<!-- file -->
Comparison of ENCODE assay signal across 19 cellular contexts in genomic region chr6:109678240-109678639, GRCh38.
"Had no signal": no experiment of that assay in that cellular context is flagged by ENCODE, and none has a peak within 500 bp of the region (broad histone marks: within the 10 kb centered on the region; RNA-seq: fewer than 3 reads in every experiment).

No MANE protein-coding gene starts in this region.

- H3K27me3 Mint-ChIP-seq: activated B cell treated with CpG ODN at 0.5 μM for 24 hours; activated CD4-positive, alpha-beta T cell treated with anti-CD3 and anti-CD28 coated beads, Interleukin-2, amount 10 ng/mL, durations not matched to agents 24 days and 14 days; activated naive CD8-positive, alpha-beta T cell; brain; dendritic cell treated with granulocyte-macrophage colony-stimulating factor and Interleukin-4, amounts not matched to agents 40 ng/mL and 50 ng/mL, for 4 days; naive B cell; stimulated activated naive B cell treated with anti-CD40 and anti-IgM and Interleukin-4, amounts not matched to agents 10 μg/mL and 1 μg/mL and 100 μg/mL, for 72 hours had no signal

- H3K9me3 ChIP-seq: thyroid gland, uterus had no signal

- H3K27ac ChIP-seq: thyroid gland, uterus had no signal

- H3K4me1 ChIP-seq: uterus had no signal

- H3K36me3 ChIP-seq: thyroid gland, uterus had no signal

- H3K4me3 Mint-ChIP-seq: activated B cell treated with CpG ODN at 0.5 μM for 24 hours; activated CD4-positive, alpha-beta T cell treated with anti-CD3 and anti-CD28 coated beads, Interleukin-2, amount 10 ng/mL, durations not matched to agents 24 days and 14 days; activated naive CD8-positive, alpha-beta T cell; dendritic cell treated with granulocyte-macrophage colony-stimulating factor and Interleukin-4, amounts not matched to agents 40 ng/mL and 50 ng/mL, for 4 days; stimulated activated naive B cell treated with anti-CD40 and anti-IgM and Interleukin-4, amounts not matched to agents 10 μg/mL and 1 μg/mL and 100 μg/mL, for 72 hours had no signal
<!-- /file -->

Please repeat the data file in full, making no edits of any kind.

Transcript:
Comparison of ENCODE assay signal across 19 cellular contexts in genomic region chr6:109678240-109678639, GRCh38.
"Had no signal": no experiment of that assay in that cellular context is flagged by ENCODE, and none has a peak within 500 bp of the region (broad histone marks: within the 10 kb centered on the region; RNA-seq: fewer than 3 reads in every experiment).

No MANE protein-coding gene starts in this region.

- H3K27me3 Mint-ChIP-seq: activated B cell treated with CpG ODN at 0.5 μM for 24 hours; activated CD4-positive, alpha-beta T cell treated with anti-CD3 and anti-CD28 coated beads, Interleukin-2, amount 10 ng/mL, durations not matched to agents 24 days and 14 days; activated naive CD8-positive, alpha-beta T cell; brain; dendritic cell treated with granulocyte-macrophage colony-stimulating factor and Interleukin-4, amounts not matched to agents 40 ng/mL and 50 ng/mL, for 4 days; naive B cell; stimulated activated naive B cell treated with anti-CD40 and anti-IgM and Interleukin-4, amounts not matched to agents 10 μg/mL and 1 μg/mL and 100 μg/mL, for 72 hours had no signal

- H3K9me3 ChIP-seq: thyroid gland, uterus had no signal

- H3K27ac ChIP-seq: thyroid gland, uterus had no signal

- H3K4me1 ChIP-seq: uterus had no signal

- H3K36me3 ChIP-seq: thyroid gland, uterus had no signal

- H3K4me3 Mint-ChIP-seq: activated B cell treated with CpG ODN at 0.5 μM for 24 hours; activated CD4-positive, alpha-beta T cell treated with anti-CD3 and anti-CD28 coated beads, Interleukin-2, amount 10 ng/mL, durations not matched to agents 24 days and 14 days; activated naive CD8-positive, alpha-beta T cell; dendritic cell treated with granulocyte-macrophage colony-stimulating factor and Interleukin-4, amounts not matched to agents 40 ng/mL and 50 ng/mL, for 4 days; stimulated activated naive B cell treated with anti-CD40 and anti-IgM and Interleukin-4, amounts not matched to agents 10 μg/mL and 1 μg/mL and 100 μg/mL, for 72 hours had no signal